Director: Rajiv Mehra
Actors: Pankaj Kapur, Gaurav Kapoor
"Naam (name)?" asks the policeman at his station desk. "Mussaddi Lal," says the accused, Mussaddi Lal (of course). "Pesha (profession)?" "Retired school master, Mahatma Gandhi School, Lal Ganj, Ghaziabad, India." "Jurm (crime?)" "Common man!"
Being common in Third World is some sort of a crime all right. Especially, in a congenitally corrupt nation that daydreams of becoming developed some day. First World, by definition, is determined by how the last man standing gets treated in his own country. Shining India is furthest from it. You can tell. This film is valid commentary of that state.
Mussaddi is an idealist old man, left with little else, besides his honesty, income from his pension, a small apartment, and a 28-year-old son (Gaurav Kapur) who's seriously good for nothing. The strange chemistry between this father and his son Bunty does offer fair amount of laughs though.
Mussadi's wife's just died. She was admitted to a state hospital that was more interested in diagnostic tests he could cough up cash for. He's off on a pilgrimage on a train to distribute ashes of the deceased one. Each episode above is a tiring drill for old Mussaddi. He has to triumph over red-tapist worms, scavenging officials, to barely survive, get on with life.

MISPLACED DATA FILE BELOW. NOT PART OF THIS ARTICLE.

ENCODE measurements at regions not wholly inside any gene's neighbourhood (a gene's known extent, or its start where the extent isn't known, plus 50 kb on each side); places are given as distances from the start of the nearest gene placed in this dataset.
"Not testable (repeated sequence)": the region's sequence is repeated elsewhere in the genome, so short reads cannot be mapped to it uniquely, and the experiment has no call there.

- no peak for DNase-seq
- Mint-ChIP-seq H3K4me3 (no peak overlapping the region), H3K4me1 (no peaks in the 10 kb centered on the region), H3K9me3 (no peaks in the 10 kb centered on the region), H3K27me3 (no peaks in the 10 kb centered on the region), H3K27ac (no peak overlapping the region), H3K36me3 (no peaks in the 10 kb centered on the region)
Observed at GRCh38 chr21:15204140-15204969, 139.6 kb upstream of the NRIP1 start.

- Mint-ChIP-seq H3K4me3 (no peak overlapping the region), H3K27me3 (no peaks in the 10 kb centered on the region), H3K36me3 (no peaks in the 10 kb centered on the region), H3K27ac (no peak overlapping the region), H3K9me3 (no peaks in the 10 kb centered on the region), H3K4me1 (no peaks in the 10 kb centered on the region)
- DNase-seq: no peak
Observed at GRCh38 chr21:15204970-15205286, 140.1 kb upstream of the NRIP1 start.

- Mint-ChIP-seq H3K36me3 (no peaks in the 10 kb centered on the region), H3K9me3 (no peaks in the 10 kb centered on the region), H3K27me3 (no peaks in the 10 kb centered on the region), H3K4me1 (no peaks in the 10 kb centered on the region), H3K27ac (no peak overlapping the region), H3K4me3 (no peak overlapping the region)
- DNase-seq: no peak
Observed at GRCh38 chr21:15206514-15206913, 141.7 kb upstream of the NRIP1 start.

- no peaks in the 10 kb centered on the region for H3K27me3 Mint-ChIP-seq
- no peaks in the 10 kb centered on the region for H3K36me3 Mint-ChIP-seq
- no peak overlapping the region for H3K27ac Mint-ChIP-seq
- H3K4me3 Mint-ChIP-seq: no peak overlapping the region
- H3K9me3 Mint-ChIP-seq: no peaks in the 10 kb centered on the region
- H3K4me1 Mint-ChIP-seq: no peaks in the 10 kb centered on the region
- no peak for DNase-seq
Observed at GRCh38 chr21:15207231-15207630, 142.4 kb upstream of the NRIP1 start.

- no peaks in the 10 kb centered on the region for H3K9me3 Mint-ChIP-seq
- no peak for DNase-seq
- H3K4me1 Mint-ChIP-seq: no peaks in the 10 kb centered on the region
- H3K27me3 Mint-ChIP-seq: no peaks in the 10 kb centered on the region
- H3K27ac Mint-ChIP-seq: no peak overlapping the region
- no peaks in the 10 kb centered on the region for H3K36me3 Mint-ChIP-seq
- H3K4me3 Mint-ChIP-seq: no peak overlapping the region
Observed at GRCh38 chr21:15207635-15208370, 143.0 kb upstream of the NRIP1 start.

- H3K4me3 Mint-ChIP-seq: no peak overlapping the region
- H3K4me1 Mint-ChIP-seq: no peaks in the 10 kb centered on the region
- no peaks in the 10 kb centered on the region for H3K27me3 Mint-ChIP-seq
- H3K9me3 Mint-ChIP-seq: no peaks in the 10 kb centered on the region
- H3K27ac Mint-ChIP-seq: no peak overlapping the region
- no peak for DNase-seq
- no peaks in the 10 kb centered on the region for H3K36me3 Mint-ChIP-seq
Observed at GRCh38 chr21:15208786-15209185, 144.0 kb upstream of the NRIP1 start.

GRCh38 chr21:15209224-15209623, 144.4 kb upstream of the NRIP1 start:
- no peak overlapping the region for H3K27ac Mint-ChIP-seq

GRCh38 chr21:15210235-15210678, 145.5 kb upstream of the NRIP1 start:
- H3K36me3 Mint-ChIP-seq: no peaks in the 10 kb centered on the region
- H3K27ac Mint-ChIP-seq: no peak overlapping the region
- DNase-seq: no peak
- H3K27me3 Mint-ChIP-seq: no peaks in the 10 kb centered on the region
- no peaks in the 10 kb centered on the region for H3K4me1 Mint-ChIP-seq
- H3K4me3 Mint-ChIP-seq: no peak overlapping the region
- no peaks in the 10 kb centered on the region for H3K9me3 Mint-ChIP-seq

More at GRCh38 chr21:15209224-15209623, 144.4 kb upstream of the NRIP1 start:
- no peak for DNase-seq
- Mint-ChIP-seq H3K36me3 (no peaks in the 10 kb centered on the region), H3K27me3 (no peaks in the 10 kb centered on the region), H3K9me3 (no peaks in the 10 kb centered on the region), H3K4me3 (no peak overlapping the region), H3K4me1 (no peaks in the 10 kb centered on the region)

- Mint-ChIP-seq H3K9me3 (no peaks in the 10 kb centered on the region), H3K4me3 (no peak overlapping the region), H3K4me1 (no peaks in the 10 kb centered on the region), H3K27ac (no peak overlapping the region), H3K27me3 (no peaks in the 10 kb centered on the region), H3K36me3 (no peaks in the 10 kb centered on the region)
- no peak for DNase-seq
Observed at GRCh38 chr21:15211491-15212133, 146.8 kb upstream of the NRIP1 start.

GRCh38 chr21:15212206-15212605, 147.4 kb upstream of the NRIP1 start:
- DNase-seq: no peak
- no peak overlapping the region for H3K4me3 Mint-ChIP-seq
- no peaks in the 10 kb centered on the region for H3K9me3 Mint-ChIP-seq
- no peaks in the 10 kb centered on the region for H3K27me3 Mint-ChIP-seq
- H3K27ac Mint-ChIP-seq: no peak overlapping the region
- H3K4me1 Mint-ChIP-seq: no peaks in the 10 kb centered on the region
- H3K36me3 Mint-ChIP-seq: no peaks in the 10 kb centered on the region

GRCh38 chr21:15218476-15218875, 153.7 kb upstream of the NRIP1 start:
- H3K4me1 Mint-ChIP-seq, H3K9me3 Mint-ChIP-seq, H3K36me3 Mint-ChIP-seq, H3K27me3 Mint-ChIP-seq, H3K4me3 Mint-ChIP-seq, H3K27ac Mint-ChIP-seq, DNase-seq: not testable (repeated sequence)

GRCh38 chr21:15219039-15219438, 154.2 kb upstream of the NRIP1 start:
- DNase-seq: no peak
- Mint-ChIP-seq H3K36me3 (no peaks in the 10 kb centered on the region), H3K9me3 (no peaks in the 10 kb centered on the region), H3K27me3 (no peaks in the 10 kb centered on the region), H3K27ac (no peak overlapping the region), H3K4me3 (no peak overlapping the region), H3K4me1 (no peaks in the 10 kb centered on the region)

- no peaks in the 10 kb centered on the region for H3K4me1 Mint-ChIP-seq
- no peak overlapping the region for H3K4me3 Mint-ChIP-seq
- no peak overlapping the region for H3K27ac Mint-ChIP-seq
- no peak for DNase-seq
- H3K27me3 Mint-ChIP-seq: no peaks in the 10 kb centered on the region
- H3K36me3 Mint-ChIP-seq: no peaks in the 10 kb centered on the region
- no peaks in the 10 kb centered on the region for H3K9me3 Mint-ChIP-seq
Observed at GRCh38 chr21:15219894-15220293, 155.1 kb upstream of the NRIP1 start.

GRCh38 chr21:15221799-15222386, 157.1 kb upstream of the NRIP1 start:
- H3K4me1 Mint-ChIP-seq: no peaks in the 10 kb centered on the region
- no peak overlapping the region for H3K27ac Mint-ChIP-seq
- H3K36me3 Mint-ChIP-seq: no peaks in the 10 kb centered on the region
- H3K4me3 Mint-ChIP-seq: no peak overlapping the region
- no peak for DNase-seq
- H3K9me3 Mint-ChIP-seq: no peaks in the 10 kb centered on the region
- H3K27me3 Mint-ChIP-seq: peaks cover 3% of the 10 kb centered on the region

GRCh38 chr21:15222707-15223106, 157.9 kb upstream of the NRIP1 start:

At every stage, he comes across proverbial characters, played by the same actors, in different settings - Bhatia Saab (Manoj Pahwa), Shuklaji (Sanjay Mishra), Pandeyji (Hemant Pandey), Patel (Devan Bhojani). They play multiple roles of doctor, ticket collector, hospital wardboy, low-level hawaldar, pesky pandit, bank-teller… And eventually, clerks in a pension office. Because, Mussaddi Lal has just returned from his pilgrimage to learn, from government records, that he's dead. He must now prove himself to be alive, to be able to claim his own monthly pension!
Silly as it may sound, this is not entirely a work of fiction, of course. Several similar, true cases have been reported in the past in this country, some even turned into compelling films (Mazhar Kamran's Mohandas is a recent one that comes to mind). The general attack on corruption itself can take the form of a movie that's angry (Dombivli Fast), frustrated (Saraansh), or plain funny (Lage Raho Munnabhai). This one attempts to be all three, succeeds at none.
Office Office, I hear, was a much-loved series on television. I haven't watched a single, complete episode, but it's not that hard to tell why. It starred one of the nation's most under-rated acting talents, Pankaj Kapur. As does this film. The story bears resonance, empathy. The difference is in the medium alone.
Television, free chewing gum for the brain, rarely demands half as much as a fully consuming film on the big screen in a dark theatre does. Distracted audiences are far more forgiving on TV. Anybody who's watched and loved a bad movie on a tiny tube, especially on a flight, will agree.
In here, there is just no visible escape. The writing is entirely episodic, like a TV show. Scenarios recur. Actors ham it up. Loud background score informs every scene. You care for our man Mussaddi. Or at least wish to. He takes rounds of various 'daftars' (offices), literally living a farce. Democracy is probably both the problem, and its only plausible solution. You get the point. How about a better picture?